boomWell that was one hell of a history lesson. Rick Miller’s multi-media solo show ‘BOOM,’ featured as part of the PUSH International Performing Arts Festival and presented by The Arts Club Theatre Company, is a mind blowing coalescence of history and culture, of entertainment and emotion, of nostalgia and cutting edge technology. Commencing in 1945 and culminating in 1969, the play follows a detailed journey through time, highlighting yearly developments in technology, politics and music.

It is an astonishing feat of theatre. Obviously directed towards the baby boomer generation, the show nevertheless speaks to current generations in its pointed reflections and expressions of significant moments of history that have shaped our current world. Composed of entirely true stories and featuring hundreds of photos and recordings, it is an emotive and powerful glimpse into a past which is still part of our present, resulting in a meaningful and deeper understanding of the lives and values of this aging population.

Perhaps the most significant reoccurring theme in the play is that people are a product of their time. Through the brilliant use of narration and re-enactment, I perhaps for the first time readily understood my parent’s generation more indepthly than ever before. It brings to question what significant events and developments have, or will, define the millennials. Perhaps this is something that can only be understood through past reflections, or perhaps the show says it all with its astounding and relevant use of modern technology.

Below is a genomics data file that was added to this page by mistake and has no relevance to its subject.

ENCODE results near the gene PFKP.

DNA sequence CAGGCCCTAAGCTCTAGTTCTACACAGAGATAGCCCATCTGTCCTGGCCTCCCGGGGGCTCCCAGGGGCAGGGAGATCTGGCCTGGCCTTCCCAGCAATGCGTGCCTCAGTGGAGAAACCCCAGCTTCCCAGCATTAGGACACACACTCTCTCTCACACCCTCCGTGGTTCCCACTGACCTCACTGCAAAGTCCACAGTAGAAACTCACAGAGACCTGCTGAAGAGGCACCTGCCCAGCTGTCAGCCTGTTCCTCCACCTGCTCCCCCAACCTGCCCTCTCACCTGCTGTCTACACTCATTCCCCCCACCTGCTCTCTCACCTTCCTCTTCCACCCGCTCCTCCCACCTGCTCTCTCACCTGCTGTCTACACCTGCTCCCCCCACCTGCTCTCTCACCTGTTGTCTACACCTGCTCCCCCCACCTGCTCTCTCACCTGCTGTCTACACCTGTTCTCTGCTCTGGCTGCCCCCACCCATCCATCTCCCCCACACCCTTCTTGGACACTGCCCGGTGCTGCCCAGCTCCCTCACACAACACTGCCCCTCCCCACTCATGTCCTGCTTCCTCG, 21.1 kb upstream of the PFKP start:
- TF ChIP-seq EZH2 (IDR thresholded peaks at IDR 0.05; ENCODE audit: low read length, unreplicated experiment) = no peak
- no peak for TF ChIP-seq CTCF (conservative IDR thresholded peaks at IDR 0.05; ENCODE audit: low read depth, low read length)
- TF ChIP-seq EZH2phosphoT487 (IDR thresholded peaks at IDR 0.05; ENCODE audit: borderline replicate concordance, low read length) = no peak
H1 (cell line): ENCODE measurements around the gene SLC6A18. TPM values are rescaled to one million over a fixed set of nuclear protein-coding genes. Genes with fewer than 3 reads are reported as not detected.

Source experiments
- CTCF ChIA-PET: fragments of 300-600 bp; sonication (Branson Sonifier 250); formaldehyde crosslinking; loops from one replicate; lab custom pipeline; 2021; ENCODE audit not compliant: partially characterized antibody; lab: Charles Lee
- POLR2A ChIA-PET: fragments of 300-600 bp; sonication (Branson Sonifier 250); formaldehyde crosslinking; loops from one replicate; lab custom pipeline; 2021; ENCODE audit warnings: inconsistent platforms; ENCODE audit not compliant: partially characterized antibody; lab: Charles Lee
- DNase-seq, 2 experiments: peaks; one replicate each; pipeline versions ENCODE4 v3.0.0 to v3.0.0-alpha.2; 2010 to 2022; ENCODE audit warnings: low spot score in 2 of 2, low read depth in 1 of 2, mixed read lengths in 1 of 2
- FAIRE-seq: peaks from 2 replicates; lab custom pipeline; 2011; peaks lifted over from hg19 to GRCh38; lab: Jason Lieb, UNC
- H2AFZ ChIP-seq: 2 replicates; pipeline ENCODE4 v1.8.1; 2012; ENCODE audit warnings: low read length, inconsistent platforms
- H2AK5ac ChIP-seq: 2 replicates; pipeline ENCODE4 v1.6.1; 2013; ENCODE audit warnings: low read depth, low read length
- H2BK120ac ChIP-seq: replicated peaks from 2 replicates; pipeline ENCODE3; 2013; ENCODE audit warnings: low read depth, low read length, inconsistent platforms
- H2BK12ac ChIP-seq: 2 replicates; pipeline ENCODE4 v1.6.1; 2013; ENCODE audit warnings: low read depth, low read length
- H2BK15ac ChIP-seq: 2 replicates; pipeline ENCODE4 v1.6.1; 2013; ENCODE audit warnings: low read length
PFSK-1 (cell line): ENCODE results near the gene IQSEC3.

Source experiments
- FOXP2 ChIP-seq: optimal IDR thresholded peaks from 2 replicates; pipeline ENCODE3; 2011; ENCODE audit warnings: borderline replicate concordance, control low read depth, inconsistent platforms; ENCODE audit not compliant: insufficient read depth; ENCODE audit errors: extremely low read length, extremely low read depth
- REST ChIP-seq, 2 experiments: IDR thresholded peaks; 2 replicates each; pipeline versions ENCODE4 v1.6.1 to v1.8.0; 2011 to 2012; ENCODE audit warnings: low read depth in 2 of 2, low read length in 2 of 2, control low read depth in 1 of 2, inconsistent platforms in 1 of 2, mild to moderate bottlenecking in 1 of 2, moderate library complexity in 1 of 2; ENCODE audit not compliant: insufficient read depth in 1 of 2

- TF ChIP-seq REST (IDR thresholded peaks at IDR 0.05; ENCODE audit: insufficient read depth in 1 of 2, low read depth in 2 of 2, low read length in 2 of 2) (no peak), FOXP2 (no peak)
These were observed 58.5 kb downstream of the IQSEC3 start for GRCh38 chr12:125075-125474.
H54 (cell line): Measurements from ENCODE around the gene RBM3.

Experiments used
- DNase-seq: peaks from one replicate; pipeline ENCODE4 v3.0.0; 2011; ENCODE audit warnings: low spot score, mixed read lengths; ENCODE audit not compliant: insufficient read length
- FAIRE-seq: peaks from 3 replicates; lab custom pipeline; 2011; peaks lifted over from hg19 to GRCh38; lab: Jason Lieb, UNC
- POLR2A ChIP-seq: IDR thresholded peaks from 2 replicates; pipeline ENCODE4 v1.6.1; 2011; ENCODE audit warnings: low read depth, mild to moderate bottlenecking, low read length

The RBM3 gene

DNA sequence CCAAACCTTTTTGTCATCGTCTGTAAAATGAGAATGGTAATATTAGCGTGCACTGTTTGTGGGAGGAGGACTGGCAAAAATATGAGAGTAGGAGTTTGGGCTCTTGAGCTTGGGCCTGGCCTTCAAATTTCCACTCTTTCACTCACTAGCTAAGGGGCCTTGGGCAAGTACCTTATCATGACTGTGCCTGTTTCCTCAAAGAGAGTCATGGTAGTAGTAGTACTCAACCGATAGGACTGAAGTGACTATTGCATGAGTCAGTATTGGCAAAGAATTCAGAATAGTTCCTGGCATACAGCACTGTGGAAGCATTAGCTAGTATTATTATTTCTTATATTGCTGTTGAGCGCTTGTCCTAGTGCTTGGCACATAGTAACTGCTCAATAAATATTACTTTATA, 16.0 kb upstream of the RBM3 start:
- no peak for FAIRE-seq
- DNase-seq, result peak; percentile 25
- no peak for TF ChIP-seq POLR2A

Though a one man show, Rick Miller is seemingly never alone onstage; the many videos played across the rocket shaped scrim behind which he stands act as his scene partner, and the dozens of characters Miller assumes throughout the show make it feel as if he is part of an ensemble cast. He is, simply, outrageously talented.  If our lives are all part of a bigger picture, as he states in the show, I am happy, for one evening, to have been a part of it.

‘BOOM’ plays at the Arts Club Granville Island Stage until February 13th